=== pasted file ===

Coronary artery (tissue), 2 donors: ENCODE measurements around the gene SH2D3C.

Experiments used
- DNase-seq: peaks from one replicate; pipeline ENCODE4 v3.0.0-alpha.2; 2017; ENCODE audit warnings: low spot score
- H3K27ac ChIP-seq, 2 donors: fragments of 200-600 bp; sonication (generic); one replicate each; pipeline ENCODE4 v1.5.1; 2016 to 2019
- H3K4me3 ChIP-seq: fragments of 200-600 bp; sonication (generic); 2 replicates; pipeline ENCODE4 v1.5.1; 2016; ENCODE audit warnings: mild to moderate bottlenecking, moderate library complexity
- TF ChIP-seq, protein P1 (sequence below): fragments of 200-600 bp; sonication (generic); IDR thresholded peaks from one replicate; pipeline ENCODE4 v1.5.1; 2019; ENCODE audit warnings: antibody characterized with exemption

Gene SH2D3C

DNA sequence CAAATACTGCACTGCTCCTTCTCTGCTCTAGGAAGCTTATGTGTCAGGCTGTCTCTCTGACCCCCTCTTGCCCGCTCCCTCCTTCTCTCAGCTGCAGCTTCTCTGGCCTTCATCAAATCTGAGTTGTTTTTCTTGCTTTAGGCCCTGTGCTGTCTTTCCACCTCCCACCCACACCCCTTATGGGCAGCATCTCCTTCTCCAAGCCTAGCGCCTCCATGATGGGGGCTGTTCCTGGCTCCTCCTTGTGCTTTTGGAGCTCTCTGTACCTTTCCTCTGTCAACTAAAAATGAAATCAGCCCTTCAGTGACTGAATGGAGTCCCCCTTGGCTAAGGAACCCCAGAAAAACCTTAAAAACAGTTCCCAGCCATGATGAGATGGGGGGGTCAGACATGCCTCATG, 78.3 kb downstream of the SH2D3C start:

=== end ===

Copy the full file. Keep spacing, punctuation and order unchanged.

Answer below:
Coronary artery (tissue), 2 donors: ENCODE measurements around the gene SH2D3C.

Experiments used
- DNase-seq: peaks from one replicate; pipeline ENCODE4 v3.0.0-alpha.2; 2017; ENCODE audit warnings: low spot score
- H3K27ac ChIP-seq, 2 donors: fragments of 200-600 bp; sonication (generic); one replicate each; pipeline ENCODE4 v1.5.1; 2016 to 2019
- H3K4me3 ChIP-seq: fragments of 200-600 bp; sonication (generic); 2 replicates; pipeline ENCODE4 v1.5.1; 2016; ENCODE audit warnings: mild to moderate bottlenecking, moderate library complexity
- TF ChIP-seq, protein P1 (sequence below): fragments of 200-600 bp; sonication (generic); IDR thresholded peaks from one replicate; pipeline ENCODE4 v1.5.1; 2019; ENCODE audit warnings: antibody characterized with exemption

Gene SH2D3C

DNA sequence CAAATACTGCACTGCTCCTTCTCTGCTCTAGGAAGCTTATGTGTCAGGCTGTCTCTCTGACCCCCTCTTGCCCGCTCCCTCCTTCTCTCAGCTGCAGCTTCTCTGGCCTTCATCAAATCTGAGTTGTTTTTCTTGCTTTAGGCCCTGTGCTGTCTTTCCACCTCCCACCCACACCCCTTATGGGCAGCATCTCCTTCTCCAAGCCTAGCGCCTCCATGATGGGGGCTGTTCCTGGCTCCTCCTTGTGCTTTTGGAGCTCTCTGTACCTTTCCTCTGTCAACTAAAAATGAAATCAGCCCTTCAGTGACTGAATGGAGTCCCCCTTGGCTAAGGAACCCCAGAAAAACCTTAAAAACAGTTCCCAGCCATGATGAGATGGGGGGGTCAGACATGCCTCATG, 78.3 kb downstream of the SH2D3C start: